How much is it a mental preparation for you being tested with injuries compared to a physical preparation to get back to a place where you can go out and compete at a high level?

"It's huge, the mental side of it. Last year I tore my MCL on a freak collision in the crease, something you couldn't really do anything about. And I really took it upon myself to focus on my rehab and get myself in the best shape possible this summer in preparation of hoping to avoid any kind of injury the next season. Here I am, I get a groin tear in the first month of the season. That's where it tests you mentally. You're mad because you feel like you've tried to do everything you could to avoid a situation like that and it still happens. But you grow from it too. Adversity sometimes makes you stronger and I tried to keep that mindset that not only am I going to come back, but I'm going to come back better and stronger and help this team get on a roll again. But I need my play to do the talking. I can't afford to have the excuse of saying I haven't played a whole lot, I need to feel my way back in. I demand it on myself to be my best every time I get in the net."

An obvious topic of conversation that would have come up around you is the Olympics had it not been for your injury last season. You may have gotten an invite to Canada's orientation camp in August if you were healthy. Do you think you can do enough in a month to change some of the thinking and get yourself back in the discussion for Team Canada?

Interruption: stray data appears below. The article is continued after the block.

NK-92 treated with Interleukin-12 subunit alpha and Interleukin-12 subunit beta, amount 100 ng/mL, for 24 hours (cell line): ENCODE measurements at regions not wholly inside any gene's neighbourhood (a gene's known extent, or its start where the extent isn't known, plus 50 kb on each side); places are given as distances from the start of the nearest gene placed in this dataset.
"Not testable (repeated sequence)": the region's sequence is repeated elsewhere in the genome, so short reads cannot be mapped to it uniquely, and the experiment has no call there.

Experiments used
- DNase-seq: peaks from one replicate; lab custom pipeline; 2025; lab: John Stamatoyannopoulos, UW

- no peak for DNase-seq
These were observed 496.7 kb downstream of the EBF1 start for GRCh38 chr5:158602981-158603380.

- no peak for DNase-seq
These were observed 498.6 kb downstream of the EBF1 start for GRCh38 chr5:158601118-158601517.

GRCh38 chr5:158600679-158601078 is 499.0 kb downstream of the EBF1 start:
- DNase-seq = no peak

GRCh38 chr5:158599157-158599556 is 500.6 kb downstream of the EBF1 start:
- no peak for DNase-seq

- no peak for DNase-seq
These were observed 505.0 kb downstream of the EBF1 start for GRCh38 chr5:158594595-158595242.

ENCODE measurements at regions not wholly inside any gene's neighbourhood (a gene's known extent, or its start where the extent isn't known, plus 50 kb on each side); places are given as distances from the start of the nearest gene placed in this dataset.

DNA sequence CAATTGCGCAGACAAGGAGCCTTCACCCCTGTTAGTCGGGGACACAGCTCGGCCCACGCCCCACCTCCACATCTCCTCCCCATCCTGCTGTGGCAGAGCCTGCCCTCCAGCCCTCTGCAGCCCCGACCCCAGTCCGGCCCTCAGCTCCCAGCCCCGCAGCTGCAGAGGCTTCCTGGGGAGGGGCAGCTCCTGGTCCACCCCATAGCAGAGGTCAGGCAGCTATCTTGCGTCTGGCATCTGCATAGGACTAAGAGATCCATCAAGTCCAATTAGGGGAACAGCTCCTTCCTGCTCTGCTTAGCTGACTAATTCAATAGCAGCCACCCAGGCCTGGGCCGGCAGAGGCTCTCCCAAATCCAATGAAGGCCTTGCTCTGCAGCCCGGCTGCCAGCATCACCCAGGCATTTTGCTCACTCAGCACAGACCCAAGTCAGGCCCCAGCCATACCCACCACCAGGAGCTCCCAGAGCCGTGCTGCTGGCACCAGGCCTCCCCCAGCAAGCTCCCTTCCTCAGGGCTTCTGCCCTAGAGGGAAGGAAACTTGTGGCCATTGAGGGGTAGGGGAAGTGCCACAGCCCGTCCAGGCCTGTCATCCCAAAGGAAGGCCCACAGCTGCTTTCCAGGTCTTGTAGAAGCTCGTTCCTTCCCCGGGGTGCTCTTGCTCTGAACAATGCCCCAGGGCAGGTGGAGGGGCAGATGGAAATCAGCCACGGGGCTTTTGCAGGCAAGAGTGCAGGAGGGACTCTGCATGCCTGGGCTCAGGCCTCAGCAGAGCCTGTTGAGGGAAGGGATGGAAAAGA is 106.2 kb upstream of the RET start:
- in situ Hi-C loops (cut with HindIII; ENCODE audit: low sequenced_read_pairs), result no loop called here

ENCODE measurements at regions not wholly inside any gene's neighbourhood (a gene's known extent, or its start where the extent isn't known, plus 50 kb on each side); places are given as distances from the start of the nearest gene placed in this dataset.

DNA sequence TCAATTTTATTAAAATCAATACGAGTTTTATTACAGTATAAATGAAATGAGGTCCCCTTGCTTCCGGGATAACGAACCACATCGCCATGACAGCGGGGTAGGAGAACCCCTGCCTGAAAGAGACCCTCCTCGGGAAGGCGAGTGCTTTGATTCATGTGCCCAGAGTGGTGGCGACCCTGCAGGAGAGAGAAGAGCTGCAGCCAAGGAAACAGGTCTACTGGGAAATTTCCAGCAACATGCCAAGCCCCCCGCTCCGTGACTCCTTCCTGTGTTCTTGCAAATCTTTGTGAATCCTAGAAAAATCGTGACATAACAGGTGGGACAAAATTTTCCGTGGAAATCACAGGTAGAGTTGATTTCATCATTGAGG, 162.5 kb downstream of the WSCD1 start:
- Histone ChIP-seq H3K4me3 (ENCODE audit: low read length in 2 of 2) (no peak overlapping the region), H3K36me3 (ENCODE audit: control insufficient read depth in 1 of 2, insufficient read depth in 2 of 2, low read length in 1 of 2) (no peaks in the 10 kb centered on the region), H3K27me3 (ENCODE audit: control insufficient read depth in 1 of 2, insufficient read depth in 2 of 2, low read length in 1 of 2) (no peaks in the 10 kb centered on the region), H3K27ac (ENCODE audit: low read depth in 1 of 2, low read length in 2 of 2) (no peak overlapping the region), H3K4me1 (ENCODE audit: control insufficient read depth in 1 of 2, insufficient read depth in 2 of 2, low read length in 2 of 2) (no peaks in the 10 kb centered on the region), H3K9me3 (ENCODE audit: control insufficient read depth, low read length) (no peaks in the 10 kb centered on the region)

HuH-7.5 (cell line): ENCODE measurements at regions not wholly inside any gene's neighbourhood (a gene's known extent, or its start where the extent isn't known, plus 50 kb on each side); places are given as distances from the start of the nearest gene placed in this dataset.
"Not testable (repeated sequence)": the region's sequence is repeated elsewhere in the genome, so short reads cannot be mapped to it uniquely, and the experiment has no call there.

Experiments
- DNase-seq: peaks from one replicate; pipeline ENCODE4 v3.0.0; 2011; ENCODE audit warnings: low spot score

"Well, I think anything is possible. I was disappointed to be left off that list and I wanted to use that as motivation coming into the season. I do have about a month left before they're going to be announcing the team and I just have to do what I can to help the Hurricanes win. If I'm doing that, I know that there will be some eyes following me. I just have to try to take it one game at a time, as cliché as that sounds. I don't want to overthink it because I find when I overthink things I tense up and don't play the way that I can play.

"I knew that despite not being on the [orientation camp invitation] list the opportunity laid in my hands and it was up to me to do whatever I could this season to get into consideration again. I realize there are a lot of great goaltenders in Canada and other great selections that can be made, but I'm a competitive guy. I want to be not only one of the three [goaltenders selected], I want to be the guy. That's why you sign up to be a goaltender. You want to be a go-to guy. Despite the small chance that I may have right now I'm still going to shoot for it."

The Hurricanes haven't made the playoffs since 2009, and as someone who won the Stanley Cup and Conn Smythe previously it has to be difficult to watch hockey in the spring. When you look at the Metropolitan Division now and the team you have, what do you say to yourself about your chances to end Carolina's playoff drought?

"It's been extremely disappointing missing the playoffs the way that we have because we do feel that we've had strong enough teams to make the playoffs. That's on us. Over the years we've learned that you've got to be a consistent team and can't afford to have any lapses throughout the season because the competition is so tight throughout the League, let alone your division. The way the season has shaped up this year with the Metropolitan Division, it's right there for us if we can play to our potential and play with some sort of consistency. It does get tiring to sit on the couch and watch playoff hockey. I've only been in the playoffs twice and both times it has gone really well once we got in, but it's the difficulty of trying to get in. There has been disappointment here in Carolina for not making it, and we owe it to our fans to try to get back there and give ourselves a chance to shoot for the Stanley Cup again."